The final week of August started out very quietly but this all changed as the week wore on.
Orders for US Durable Goods tumbled greater than estimated after three continued monthly advances. Purchase orders for durable goods fell 7.3 percent in July led by capital goods and aircraft, according to the Census Bureau. Core Durable Goods Orders eased for the second month at minus 0.6 percent.
US CB Consumer Confidence climbed to 81.5 in August from last month’s 81.0 reading. This is the third index reading above the 80 level.
US Pending Home Sales contracted, according to the latest report from the National Association of Realtors. Pending sales of existing homes declined 1.3 percent in July, a greater decline than forecast. The rise in mortgage rates is causing concern, putting pressure on Pending Home Sales which has now declined for the second month.
The US economy grew more than expected in the second quarter of this year, the Bureau of Economic Analysis said on Thursday. Preliminary Gross Domestic Product advanced 2.5 percent, compared to the median estimate of 2.2 percent.
US Core PCE Price Index, Personal Spending, and Personal Income all came in at 0.1 percent in July. All were also below their respective forecasts.
In other news, Private Capital Expenditure in Australia surged 4.0 percent (seasonally adjusted) in the June quarter 2013. This puts it back in the black after capital expenditure of private business slumped 4.1 percent in the first quarter of this year.
Meanwhile, in the United Kingdom, the Confederation of British Industry reported Wednesday that CBI Realized Sales jumped to 27 in August, following July’s equally-impressive advance to 17.
Bullish momentum in Gold fizzled out as the week progressed. Gold advanced for five days since August 22, but the fifth day saw a marked about-face after price met sellers around the $,1420-50 area. From there, it was all downhill until the Friday close, when bulls had still attempted to print a weekly close above $1,400—but failed. Next week, bulls should strive for a move back up; otherwise, expect $1,350-80 or even lower.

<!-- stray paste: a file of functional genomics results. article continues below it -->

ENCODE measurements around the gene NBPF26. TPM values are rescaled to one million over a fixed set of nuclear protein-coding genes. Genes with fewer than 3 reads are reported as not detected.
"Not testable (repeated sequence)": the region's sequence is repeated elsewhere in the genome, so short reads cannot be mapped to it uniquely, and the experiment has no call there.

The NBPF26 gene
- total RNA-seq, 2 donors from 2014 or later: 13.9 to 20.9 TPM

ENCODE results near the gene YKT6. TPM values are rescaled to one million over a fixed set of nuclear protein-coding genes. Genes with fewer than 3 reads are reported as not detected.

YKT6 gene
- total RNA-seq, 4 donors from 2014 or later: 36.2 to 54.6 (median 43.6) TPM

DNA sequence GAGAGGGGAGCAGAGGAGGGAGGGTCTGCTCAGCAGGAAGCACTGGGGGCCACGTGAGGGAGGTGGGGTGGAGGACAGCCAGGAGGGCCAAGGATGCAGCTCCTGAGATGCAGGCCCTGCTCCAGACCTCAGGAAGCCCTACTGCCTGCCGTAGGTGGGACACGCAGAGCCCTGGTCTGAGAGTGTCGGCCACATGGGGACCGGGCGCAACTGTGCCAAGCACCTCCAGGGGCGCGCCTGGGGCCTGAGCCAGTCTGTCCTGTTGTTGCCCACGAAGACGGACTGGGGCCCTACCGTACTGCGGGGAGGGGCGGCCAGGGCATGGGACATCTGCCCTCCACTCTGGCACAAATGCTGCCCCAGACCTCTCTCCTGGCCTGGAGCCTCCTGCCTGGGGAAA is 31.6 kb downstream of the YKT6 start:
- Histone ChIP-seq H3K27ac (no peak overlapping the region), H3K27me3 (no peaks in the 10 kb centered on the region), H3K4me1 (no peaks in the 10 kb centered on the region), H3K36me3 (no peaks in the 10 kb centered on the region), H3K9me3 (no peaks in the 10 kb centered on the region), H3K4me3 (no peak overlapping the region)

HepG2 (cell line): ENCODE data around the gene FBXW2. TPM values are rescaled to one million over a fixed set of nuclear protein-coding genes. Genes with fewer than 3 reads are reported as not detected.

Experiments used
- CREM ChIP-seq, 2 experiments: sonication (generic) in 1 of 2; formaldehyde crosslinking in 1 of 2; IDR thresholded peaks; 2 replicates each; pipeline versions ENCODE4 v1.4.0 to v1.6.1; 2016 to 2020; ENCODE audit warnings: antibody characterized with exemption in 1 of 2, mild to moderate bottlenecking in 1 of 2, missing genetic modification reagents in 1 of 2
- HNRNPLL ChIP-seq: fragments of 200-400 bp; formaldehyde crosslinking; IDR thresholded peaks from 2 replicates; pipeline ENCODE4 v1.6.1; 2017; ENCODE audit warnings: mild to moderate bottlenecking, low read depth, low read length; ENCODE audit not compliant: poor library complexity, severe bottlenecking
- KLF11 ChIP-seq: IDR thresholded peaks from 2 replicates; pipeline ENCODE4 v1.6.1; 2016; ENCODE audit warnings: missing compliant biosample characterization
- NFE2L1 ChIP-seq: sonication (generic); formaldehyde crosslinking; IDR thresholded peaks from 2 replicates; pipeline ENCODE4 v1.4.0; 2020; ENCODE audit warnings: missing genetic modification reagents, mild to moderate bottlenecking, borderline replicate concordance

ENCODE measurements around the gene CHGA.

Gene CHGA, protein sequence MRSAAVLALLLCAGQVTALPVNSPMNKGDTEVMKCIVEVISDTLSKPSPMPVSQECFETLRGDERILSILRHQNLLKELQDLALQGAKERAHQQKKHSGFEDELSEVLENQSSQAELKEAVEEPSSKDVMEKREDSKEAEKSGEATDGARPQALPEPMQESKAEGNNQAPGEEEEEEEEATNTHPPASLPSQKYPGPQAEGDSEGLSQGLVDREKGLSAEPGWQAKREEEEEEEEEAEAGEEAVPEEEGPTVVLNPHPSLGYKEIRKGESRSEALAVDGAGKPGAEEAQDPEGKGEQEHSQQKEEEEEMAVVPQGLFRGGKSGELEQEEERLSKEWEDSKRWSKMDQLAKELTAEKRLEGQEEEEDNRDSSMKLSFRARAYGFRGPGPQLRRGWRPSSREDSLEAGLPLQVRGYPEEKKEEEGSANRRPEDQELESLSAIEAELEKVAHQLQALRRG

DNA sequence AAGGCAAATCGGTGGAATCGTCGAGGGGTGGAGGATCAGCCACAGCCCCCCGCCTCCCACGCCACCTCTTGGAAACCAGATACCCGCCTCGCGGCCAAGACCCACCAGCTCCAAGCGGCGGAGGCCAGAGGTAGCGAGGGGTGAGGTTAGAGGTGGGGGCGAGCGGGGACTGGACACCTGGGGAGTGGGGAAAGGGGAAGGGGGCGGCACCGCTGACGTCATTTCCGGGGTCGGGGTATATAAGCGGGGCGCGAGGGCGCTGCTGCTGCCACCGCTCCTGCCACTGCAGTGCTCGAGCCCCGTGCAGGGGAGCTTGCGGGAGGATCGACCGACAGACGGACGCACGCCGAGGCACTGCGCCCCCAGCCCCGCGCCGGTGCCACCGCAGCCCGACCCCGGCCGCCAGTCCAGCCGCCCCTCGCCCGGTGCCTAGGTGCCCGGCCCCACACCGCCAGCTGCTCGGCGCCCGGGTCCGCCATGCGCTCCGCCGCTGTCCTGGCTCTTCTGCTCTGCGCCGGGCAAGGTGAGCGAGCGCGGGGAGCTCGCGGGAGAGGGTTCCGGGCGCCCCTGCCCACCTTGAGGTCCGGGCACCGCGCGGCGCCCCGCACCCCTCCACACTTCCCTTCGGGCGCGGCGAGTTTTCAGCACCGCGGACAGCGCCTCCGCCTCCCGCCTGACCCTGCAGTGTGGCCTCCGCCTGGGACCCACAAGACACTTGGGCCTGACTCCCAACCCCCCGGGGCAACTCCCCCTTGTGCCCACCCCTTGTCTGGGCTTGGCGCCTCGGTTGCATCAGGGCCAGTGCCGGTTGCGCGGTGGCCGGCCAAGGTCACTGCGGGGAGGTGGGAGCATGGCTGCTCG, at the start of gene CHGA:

Oil became active and perky this week as news and speculation about a potential attack on Syria has been doing the rounds throughout the internet. From $105.80s on Tuesday, price shot up past $112 before closing the day in the mid-$109s. Expect further volatility in the coming days or weeks.
EURUSD failed to capitalize on the recent consolidation this week and slipped through 1.3300 and even 1.3200 before New York closed on Friday. If bearish momentum continues next week, the pair will target the 1.3100 level, ahead of which is where the 200-day MA lies.
USDJPY remained range-bound below the 99.00 level for a fourth straight week. Risk aversion in relation to the potential attack on Syria could provide a lift to JPY in the following weeks. Trading range has tightened up further; hence expect a burst of volatility soon.
Despite a bullish close on Monday, it was all downhill for GBPUSD throughout this week after bulls failed to make price close above 1.5600 since Thursday. Next week, bulls need to move it back above 1.5600 so they can attack stops toward a break of 1.5700.
The Week Ahead
The start of the new month sees a barrage of economic data this week.
On Monday, there will be New Zealand Overseas Trade Index; Japan’s Capital Spending; Australia’s Building Approvals and Company Operating Profits; China’s HSBC Final Manufacturing PMI; Spain’s, UK’s, and Italy’s Manufacturing PMI; Switzerland’s SVME PMI. Canada and the US are on holiday to celebrate Labor Day.
On Tuesday, traders will focus on China’s Non-Manufacturing PMI; Australia’s Current Account, Retail Sales, Interest Rate Announcement, and RBA Rate Statement; Spain’s Unemployment Change; UK Construction PMI; and US ISM Manufacturing PMI.
Australia kicks off Wednesday with the GDP data, followed by UK Halifax HPI; Spain Italy, and UK Services PMI; Eurozone Retail Sales; US and Canada Trade Balance; US Beige Book; BOC Rate Announcement and Statement.
On Thursday, there will be Australia’s Trade Balance; BOJ’s Press Conference and Monetary Policy Statement; BOE’s and ECB’s Rate Announcement and Statement; US Unemployment Claims, ISM Non-Manufacturing, and Factory Orders.
Finally on Friday, the week closes with Germany’s Trade Balance and Industrial Production; Switzerland’s CPI; UK Trade Balance and Manufacturing Production; US Non-Farm Employment Change and Unemployment Rate; Canada’s Ivey PMI, Employment Change and Unemployment Rate.